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Figure 5: Actin binding to three abLIM isoforms expressed in vitro. Polypeptides expressed in vitro using constructs corresponding to abLIM-l, abLIM-m, and abLIM-s were tested for their ability to bind to actin filaments. All three isoforms cosediment with F-actin (+actin) and are found primarily in the respective pellet fractions (P). Each isoform is found in the supernatant fraction (S) when actin is not present in the assay mixture (−actin). Nonspecific binding to the GST-only polypeptide was negligible at all concentrations (data not shown). Approximate Mr (kD) of each isoform is indicated at left.

Mentions: The function of abLIM protein, particularly within some restricted subcellular locales, may be related to its ability to bind to actin filaments. This property is strongly predicted from abLIM sequence homology with the known actin-binding proteins, erythrocyte dematin and villin. To verify that abLIM indeed binds actin, all three abLIM isoforms were expressed in vitro using a reticulocyte lysate system, and the actin-binding ability of each expressed isoform was tested independently (Fig. 5). In each case, the presence of actin in the reaction mixture shifted the expressed polypeptides from the supernatant to the pellet fraction. This indicates that all three abLIM isoforms have the capacity to bind to actin filaments in vitro.


Molecular characterization of abLIM, a novel actin-binding and double zinc finger protein.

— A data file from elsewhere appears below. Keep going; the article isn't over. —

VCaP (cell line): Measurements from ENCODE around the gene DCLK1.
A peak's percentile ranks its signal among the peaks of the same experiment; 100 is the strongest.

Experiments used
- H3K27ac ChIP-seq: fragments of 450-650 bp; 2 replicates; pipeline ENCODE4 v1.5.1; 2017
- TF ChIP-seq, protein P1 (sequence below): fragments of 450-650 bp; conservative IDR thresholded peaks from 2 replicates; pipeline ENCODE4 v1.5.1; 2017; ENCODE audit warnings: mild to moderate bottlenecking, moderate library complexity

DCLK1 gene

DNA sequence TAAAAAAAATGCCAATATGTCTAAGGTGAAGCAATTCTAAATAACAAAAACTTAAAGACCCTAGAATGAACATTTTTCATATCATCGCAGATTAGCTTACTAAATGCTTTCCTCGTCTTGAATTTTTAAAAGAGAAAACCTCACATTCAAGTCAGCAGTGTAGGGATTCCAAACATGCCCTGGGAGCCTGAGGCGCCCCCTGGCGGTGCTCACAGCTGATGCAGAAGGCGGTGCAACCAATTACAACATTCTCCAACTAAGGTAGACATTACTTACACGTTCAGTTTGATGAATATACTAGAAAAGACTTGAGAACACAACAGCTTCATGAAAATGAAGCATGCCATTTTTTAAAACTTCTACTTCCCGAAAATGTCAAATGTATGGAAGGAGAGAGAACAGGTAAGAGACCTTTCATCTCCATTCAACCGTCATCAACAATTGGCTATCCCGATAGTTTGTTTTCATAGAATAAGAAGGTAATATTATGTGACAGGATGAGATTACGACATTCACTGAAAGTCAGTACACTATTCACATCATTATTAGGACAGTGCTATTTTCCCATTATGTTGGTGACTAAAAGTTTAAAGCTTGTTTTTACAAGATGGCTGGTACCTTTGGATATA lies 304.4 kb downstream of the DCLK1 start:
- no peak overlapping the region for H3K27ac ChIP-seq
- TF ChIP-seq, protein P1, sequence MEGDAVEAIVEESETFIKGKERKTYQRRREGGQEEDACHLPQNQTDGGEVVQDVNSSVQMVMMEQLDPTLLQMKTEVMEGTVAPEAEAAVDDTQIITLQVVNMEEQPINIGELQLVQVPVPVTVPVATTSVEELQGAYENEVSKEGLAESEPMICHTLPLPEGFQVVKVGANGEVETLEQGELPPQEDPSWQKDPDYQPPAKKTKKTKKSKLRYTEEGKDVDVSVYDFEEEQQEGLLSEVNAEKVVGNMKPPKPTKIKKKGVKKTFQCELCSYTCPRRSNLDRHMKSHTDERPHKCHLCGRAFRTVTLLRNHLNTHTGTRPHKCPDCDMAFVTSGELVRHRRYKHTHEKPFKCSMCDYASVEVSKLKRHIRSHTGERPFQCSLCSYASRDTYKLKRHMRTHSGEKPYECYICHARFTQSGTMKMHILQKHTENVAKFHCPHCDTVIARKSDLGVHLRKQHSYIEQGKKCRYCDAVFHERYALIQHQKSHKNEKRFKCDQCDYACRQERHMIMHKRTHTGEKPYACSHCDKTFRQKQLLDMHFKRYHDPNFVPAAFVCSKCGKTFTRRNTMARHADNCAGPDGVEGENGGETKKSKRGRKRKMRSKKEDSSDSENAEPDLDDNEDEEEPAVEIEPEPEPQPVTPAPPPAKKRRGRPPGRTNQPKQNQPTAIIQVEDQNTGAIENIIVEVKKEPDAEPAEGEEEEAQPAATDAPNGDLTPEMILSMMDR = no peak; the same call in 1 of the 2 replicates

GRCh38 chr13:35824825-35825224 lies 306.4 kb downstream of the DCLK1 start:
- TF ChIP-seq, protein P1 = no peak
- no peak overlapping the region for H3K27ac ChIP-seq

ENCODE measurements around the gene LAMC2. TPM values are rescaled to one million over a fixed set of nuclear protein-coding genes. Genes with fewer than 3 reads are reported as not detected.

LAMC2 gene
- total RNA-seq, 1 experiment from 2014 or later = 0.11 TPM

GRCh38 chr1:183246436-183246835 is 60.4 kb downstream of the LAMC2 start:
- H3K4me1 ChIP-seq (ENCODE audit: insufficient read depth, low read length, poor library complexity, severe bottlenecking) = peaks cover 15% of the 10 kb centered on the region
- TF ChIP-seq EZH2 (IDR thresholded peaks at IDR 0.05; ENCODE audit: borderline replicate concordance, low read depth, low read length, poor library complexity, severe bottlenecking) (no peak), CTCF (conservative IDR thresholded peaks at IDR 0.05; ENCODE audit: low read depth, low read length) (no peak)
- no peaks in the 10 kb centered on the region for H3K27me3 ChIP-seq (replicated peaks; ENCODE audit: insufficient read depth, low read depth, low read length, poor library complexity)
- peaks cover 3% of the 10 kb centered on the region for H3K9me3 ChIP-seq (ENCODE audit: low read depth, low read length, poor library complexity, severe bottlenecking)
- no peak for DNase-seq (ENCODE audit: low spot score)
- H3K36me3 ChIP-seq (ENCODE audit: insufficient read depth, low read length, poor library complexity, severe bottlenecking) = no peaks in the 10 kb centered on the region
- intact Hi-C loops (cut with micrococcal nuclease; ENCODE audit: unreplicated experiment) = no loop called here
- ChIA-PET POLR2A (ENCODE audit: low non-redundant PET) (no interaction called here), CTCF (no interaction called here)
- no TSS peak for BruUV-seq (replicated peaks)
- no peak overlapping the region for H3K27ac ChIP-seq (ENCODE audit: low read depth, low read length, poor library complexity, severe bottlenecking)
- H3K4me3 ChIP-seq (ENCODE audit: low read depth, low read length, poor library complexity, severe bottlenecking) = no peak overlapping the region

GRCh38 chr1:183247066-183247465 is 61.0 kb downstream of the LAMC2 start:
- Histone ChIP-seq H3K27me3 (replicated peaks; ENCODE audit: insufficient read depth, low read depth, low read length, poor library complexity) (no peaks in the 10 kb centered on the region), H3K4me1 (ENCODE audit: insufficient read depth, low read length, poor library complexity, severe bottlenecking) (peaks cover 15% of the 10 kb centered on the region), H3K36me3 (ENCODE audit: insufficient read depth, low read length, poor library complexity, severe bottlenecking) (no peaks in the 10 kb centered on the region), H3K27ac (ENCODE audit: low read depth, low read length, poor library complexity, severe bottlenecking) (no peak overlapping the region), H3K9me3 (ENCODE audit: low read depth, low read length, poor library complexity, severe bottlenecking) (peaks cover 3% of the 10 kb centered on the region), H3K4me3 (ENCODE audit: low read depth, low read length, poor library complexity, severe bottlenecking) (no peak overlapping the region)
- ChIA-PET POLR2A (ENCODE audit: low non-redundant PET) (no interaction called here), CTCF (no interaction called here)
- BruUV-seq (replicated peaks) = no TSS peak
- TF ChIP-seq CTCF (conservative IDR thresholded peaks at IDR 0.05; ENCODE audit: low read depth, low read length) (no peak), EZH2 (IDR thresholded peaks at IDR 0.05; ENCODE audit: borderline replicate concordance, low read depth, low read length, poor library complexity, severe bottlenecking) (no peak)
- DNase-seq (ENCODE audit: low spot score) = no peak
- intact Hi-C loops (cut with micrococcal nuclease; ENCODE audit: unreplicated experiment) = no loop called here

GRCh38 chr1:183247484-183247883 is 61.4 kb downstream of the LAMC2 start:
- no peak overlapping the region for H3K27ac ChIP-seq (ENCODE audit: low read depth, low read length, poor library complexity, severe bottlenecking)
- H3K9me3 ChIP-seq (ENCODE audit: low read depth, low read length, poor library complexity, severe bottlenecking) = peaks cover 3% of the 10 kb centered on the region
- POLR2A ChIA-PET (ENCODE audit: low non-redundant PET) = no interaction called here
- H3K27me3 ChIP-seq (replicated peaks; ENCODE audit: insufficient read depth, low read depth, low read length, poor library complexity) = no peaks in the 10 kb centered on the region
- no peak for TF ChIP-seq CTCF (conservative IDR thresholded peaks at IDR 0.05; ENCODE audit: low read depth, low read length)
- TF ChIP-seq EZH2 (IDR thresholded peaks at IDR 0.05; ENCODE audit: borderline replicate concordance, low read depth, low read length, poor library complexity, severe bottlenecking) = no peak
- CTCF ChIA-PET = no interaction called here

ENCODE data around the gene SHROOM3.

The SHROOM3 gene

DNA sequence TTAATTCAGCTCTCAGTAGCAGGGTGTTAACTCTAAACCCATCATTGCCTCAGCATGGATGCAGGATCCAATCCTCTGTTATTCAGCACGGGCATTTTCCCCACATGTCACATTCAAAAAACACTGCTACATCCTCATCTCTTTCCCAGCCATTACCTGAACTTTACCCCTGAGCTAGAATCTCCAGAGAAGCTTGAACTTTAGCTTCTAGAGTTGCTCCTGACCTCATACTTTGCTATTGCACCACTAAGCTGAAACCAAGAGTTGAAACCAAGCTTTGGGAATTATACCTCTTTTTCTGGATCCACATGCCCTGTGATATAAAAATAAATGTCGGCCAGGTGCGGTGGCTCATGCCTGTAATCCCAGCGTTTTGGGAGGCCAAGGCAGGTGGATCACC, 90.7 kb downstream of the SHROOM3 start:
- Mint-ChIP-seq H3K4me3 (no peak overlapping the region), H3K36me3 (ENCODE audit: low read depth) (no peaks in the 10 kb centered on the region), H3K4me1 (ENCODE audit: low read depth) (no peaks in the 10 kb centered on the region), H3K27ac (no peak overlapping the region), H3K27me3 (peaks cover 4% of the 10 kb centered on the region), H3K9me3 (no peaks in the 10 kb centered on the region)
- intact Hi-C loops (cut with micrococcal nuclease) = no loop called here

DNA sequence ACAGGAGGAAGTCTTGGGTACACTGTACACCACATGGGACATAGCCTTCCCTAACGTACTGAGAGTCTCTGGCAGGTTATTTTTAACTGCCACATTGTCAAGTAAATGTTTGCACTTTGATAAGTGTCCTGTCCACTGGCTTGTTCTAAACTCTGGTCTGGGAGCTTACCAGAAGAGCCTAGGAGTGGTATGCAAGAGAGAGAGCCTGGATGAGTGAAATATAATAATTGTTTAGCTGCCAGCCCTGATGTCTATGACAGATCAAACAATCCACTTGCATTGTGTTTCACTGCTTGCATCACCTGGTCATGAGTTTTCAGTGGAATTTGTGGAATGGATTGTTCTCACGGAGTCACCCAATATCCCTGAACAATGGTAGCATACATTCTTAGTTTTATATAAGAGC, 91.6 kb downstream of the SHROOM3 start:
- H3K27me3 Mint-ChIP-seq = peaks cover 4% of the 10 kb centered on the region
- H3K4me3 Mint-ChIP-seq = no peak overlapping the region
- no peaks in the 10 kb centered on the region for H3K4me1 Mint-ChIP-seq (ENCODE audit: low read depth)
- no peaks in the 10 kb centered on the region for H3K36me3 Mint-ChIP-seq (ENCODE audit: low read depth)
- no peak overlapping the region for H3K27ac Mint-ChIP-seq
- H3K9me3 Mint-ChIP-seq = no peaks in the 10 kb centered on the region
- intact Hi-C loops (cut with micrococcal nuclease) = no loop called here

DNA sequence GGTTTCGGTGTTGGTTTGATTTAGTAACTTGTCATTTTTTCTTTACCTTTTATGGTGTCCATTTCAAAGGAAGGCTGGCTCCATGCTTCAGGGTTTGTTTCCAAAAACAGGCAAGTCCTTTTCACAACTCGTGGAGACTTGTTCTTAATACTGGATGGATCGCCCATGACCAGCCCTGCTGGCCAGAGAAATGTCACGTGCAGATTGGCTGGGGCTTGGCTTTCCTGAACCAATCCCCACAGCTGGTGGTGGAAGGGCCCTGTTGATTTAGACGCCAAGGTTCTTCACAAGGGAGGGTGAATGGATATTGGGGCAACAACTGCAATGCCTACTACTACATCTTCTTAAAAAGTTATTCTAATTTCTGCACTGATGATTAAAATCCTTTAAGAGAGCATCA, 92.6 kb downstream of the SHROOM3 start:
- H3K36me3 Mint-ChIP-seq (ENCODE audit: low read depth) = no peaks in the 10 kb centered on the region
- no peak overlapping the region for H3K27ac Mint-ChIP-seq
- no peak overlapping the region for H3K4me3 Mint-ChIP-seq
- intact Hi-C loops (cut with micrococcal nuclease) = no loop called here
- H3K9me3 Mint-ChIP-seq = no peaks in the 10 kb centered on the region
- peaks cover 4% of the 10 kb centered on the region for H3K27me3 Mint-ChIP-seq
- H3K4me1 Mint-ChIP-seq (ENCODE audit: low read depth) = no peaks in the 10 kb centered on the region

Roof DJ, Hayes A, Adamian M, Chishti AH, Li T - J. Cell Biol. (1997)

Actin binding to three abLIM isoforms expressed in  vitro. Polypeptides expressed in vitro using constructs corresponding to abLIM-l, abLIM-m, and abLIM-s were tested for  their ability to bind to actin filaments. All three isoforms cosediment with F-actin (+actin) and are found primarily in the respective pellet fractions (P). Each isoform is found in the supernatant  fraction (S) when actin is not present in the assay mixture  (−actin). Nonspecific binding to the GST-only polypeptide was  negligible at all concentrations (data not shown). Approximate  Mr (kD) of each isoform is indicated at left.
© Copyright Policy
Related In: Results  -  Collection

Show All Figures
getmorefigures.php?uid=PMC2141644&req=5

Figure 5: Actin binding to three abLIM isoforms expressed in vitro. Polypeptides expressed in vitro using constructs corresponding to abLIM-l, abLIM-m, and abLIM-s were tested for their ability to bind to actin filaments. All three isoforms cosediment with F-actin (+actin) and are found primarily in the respective pellet fractions (P). Each isoform is found in the supernatant fraction (S) when actin is not present in the assay mixture (−actin). Nonspecific binding to the GST-only polypeptide was negligible at all concentrations (data not shown). Approximate Mr (kD) of each isoform is indicated at left.
Mentions: The function of abLIM protein, particularly within some restricted subcellular locales, may be related to its ability to bind to actin filaments. This property is strongly predicted from abLIM sequence homology with the known actin-binding proteins, erythrocyte dematin and villin. To verify that abLIM indeed binds actin, all three abLIM isoforms were expressed in vitro using a reticulocyte lysate system, and the actin-binding ability of each expressed isoform was tested independently (Fig. 5). In each case, the presence of actin in the reaction mixture shifted the expressed polypeptides from the supernatant to the pellet fraction. This indicates that all three abLIM isoforms have the capacity to bind to actin filaments in vitro.